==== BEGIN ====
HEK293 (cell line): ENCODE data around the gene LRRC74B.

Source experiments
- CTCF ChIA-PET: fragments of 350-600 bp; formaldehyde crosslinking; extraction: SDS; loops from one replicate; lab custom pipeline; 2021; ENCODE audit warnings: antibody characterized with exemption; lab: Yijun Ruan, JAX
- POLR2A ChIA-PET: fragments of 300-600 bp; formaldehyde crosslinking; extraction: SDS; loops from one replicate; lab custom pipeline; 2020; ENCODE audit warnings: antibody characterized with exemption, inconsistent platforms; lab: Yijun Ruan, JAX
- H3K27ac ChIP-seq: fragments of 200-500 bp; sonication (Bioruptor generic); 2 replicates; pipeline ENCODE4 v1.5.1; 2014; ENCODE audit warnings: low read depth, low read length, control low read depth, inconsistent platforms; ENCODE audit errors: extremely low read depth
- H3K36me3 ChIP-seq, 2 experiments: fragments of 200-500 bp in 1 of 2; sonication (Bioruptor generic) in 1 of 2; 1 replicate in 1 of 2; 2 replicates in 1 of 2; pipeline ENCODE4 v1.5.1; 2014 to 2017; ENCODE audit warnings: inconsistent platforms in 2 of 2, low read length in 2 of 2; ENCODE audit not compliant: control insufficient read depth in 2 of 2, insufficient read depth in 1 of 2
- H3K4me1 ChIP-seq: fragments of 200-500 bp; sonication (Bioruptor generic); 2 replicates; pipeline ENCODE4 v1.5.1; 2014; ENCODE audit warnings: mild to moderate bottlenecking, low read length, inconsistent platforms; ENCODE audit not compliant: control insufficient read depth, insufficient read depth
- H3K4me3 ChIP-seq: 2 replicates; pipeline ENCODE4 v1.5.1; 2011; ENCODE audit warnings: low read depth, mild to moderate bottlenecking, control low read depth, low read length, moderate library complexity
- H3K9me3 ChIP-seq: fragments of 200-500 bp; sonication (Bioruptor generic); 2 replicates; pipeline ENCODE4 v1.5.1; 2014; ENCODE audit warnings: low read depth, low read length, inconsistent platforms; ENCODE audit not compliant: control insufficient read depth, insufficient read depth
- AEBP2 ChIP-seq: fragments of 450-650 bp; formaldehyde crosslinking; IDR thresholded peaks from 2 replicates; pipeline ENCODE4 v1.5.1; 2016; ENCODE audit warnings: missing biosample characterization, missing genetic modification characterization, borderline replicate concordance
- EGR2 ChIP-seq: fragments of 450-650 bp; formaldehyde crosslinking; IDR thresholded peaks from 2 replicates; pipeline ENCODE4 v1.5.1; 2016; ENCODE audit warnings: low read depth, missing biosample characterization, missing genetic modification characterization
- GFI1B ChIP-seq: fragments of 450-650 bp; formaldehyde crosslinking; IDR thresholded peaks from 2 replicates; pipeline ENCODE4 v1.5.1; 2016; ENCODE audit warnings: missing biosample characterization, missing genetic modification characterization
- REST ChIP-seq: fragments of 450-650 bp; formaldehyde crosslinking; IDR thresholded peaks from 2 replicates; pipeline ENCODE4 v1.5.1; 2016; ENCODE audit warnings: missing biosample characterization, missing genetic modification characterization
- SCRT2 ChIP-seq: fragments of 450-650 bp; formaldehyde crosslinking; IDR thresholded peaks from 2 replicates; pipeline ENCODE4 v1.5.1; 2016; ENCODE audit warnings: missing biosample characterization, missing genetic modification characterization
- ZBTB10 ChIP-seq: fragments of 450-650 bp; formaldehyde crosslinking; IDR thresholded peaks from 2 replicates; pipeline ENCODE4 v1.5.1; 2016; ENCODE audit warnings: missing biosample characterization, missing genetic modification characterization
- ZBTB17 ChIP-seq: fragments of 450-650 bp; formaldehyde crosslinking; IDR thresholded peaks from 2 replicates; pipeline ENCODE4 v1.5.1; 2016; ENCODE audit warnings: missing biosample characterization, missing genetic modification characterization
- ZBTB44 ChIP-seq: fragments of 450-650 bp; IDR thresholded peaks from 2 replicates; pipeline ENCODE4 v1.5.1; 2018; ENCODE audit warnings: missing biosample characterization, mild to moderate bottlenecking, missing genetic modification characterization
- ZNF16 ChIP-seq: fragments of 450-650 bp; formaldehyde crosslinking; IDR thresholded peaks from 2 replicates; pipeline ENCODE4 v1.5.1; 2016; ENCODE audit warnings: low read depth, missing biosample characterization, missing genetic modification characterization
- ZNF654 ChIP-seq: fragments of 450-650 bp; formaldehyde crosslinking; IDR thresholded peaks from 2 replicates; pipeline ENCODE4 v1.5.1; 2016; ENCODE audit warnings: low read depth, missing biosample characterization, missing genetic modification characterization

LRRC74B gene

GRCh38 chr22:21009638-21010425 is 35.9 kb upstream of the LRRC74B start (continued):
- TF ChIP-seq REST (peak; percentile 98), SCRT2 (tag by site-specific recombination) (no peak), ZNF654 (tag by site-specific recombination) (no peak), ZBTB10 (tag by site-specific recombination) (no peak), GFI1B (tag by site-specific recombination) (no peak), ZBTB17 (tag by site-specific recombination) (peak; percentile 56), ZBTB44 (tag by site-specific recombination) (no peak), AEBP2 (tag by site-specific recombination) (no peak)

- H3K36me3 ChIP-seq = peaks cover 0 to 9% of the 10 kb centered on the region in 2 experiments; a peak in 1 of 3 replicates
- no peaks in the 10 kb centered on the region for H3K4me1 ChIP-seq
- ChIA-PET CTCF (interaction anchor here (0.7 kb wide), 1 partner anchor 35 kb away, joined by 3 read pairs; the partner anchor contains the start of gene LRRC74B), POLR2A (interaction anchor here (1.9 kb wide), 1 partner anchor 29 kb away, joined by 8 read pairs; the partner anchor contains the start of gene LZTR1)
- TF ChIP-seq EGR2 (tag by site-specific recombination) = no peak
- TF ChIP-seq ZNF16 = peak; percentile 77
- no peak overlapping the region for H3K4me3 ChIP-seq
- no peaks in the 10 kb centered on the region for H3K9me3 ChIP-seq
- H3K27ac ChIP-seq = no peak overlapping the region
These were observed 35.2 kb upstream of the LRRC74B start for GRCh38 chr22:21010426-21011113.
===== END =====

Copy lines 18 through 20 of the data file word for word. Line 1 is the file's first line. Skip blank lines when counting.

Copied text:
- ZNF16 ChIP-seq: fragments of 450-650 bp; formaldehyde crosslinking; IDR thresholded peaks from 2 replicates; pipeline ENCODE4 v1.5.1; 2016; ENCODE audit warnings: low read depth, missing biosample characterization, missing genetic modification characterization
- ZNF654 ChIP-seq: fragments of 450-650 bp; formaldehyde crosslinking; IDR thresholded peaks from 2 replicates; pipeline ENCODE4 v1.5.1; 2016; ENCODE audit warnings: low read depth, missing biosample characterization, missing genetic modification characterization

LRRC74B gene